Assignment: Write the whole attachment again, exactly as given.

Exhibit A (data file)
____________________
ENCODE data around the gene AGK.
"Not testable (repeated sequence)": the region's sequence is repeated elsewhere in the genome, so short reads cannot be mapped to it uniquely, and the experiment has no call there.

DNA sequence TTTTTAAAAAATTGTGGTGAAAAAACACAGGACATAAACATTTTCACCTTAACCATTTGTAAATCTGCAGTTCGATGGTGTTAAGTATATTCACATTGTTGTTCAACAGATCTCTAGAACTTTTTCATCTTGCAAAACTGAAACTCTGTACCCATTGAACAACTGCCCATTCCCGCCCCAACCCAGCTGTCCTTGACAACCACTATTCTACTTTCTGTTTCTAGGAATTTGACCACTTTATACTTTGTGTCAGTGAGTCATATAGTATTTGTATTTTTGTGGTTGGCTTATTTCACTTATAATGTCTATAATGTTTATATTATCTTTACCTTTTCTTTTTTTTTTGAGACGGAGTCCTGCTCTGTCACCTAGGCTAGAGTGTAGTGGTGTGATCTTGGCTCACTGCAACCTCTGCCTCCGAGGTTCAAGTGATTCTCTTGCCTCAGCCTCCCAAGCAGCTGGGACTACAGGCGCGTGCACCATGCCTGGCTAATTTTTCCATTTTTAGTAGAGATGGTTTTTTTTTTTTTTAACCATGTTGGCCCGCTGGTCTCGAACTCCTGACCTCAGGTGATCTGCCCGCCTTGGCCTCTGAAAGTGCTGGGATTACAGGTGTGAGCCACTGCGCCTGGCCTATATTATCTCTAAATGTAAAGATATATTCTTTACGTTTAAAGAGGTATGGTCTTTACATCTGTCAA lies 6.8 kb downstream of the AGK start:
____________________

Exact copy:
ENCODE data around the gene AGK.
"Not testable (repeated sequence)": the region's sequence is repeated elsewhere in the genome, so short reads cannot be mapped to it uniquely, and the experiment has no call there.

DNA sequence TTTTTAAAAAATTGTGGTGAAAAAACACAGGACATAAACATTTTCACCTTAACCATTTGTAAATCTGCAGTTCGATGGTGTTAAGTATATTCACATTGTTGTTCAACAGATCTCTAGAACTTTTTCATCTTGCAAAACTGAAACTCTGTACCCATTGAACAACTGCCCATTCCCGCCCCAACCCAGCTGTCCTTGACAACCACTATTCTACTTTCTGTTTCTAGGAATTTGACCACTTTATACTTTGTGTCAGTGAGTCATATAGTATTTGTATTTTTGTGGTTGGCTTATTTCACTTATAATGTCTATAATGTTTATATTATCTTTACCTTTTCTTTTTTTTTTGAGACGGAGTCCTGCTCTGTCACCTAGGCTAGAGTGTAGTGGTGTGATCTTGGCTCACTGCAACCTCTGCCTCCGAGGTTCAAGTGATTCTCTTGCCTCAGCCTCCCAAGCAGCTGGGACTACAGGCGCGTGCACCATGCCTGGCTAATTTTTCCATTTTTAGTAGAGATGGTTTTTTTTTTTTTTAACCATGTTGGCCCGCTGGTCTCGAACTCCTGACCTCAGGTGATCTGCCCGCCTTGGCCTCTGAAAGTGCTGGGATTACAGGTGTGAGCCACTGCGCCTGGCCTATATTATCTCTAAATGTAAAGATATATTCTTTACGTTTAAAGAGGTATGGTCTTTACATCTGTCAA lies 6.8 kb downstream of the AGK start: